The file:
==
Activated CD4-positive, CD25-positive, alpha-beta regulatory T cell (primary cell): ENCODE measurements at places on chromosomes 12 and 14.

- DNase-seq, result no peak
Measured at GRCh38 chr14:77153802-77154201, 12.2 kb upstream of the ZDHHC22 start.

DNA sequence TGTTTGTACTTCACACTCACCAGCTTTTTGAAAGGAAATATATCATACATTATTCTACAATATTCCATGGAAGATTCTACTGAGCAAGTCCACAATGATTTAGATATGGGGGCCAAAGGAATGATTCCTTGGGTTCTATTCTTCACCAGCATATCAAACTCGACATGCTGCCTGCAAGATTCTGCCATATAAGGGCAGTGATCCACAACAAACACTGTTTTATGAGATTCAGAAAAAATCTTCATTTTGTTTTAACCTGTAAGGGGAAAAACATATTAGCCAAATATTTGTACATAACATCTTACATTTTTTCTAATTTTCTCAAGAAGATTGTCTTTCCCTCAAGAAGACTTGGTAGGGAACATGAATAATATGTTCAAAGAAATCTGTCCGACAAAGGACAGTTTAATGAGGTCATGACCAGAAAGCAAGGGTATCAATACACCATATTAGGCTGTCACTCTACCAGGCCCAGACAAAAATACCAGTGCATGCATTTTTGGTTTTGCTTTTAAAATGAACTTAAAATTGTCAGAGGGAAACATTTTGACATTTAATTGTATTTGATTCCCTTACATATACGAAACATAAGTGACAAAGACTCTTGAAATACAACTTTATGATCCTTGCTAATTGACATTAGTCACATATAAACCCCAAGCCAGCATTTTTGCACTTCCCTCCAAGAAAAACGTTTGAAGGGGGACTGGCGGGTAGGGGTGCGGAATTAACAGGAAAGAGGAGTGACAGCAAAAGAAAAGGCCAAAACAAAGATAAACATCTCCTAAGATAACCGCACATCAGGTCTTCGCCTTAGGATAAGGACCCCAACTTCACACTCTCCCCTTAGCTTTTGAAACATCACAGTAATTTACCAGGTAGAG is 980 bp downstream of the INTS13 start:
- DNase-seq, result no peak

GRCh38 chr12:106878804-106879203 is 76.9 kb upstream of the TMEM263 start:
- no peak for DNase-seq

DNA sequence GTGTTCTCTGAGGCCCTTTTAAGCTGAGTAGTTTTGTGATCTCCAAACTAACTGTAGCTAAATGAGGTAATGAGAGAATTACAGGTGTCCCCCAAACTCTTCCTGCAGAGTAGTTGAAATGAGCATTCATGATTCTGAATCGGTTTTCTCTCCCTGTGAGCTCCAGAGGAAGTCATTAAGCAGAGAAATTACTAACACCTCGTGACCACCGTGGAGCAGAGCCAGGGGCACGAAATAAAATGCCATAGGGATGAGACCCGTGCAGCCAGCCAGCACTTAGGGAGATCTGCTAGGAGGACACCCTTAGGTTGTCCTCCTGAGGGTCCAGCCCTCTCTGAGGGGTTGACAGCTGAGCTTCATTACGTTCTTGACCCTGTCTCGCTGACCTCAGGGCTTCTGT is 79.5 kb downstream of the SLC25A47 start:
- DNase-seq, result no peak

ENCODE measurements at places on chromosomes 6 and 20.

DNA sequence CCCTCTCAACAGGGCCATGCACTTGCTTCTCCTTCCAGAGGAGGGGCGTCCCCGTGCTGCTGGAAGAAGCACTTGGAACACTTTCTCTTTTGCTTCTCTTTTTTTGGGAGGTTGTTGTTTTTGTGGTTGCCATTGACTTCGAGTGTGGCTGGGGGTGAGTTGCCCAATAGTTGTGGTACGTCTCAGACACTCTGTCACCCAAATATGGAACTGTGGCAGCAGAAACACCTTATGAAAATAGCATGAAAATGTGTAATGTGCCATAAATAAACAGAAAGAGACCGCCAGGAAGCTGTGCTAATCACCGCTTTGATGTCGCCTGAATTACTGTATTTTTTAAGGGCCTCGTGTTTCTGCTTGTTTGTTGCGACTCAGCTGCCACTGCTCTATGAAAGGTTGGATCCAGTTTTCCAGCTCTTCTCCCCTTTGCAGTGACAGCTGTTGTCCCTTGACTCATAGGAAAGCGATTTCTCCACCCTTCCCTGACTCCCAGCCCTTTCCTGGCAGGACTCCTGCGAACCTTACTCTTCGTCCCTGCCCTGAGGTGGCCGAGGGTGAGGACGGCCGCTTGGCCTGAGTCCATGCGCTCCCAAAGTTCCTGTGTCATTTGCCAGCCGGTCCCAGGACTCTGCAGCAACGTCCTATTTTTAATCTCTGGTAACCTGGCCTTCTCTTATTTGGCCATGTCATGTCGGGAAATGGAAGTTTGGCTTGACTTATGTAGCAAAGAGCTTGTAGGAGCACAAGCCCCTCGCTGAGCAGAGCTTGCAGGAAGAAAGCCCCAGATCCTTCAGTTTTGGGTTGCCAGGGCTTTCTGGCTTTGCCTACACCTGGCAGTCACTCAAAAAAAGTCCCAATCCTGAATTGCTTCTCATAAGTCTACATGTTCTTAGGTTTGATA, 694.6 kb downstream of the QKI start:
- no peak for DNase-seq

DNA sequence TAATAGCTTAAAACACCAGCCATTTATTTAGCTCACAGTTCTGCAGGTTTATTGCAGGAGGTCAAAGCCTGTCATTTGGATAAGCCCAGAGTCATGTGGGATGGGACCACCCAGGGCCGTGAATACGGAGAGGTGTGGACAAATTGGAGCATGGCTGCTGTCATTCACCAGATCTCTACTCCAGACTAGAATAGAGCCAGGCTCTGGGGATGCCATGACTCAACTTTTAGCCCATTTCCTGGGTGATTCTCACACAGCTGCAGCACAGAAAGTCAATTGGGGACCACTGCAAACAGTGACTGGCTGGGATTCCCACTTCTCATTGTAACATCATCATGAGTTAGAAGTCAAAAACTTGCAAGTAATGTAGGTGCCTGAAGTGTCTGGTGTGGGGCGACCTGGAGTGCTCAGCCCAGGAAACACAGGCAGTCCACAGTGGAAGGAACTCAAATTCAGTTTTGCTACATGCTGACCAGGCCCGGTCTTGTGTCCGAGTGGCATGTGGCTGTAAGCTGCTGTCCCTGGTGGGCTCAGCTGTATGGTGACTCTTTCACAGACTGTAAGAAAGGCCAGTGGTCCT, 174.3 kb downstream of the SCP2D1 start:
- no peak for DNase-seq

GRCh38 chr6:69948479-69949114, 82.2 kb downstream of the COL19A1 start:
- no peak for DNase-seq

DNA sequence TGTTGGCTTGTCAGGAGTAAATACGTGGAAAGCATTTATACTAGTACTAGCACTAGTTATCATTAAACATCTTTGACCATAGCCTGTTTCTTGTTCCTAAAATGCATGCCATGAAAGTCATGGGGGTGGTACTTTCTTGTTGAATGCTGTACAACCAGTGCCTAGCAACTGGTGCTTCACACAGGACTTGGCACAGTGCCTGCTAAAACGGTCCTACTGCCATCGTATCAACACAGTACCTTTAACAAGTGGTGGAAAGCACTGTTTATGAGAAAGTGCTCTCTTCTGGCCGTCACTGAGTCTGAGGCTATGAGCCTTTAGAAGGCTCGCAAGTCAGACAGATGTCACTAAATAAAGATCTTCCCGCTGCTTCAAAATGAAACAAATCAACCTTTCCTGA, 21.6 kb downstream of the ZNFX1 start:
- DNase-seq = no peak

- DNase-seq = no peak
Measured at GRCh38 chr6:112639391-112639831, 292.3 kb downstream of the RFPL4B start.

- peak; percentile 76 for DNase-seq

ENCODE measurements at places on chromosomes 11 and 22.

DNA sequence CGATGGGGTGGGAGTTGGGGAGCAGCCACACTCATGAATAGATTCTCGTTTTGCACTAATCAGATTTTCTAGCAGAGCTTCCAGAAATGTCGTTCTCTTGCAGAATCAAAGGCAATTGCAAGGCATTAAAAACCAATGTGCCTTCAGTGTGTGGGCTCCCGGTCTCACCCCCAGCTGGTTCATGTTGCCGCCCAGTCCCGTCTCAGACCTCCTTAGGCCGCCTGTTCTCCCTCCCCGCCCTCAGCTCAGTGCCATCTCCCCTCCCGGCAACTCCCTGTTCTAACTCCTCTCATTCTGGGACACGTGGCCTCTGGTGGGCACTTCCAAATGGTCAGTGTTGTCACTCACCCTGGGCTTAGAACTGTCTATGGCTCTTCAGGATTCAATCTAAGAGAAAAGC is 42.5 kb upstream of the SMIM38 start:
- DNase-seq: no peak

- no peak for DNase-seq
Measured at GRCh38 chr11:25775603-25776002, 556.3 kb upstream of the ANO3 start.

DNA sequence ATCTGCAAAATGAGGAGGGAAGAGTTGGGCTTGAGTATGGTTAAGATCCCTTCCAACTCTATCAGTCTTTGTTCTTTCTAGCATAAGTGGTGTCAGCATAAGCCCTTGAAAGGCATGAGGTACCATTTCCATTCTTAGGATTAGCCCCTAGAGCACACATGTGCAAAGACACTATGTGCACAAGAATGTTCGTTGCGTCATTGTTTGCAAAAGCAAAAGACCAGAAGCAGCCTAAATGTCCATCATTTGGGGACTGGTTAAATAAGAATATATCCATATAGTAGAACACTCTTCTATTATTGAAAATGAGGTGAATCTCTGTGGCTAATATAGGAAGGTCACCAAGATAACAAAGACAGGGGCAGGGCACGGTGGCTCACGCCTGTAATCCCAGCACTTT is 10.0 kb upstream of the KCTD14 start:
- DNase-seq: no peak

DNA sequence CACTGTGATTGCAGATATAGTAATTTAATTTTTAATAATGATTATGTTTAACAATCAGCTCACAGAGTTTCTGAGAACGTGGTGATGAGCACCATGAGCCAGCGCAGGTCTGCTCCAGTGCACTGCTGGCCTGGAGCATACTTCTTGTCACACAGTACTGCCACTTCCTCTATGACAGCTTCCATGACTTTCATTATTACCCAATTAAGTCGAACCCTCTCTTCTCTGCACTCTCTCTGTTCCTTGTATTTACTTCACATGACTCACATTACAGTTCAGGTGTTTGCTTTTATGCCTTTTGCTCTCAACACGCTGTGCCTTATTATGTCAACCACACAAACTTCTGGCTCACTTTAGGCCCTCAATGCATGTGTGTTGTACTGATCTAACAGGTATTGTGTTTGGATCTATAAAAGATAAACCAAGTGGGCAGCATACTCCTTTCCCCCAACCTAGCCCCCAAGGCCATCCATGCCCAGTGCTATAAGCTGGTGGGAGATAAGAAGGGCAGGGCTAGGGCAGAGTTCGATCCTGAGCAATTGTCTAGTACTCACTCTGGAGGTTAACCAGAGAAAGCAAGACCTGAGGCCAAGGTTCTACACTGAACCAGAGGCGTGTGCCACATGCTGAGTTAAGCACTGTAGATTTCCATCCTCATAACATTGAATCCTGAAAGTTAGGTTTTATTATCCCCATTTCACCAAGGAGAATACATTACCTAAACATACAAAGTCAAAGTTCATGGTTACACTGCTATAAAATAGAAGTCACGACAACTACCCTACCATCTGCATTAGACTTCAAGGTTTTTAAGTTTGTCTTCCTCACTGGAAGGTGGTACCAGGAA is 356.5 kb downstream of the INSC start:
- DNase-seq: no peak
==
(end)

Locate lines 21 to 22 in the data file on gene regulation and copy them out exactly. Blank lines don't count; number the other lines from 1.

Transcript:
- peak; percentile 76 for DNase-seq

ENCODE measurements at places on chromosomes 11 and 22.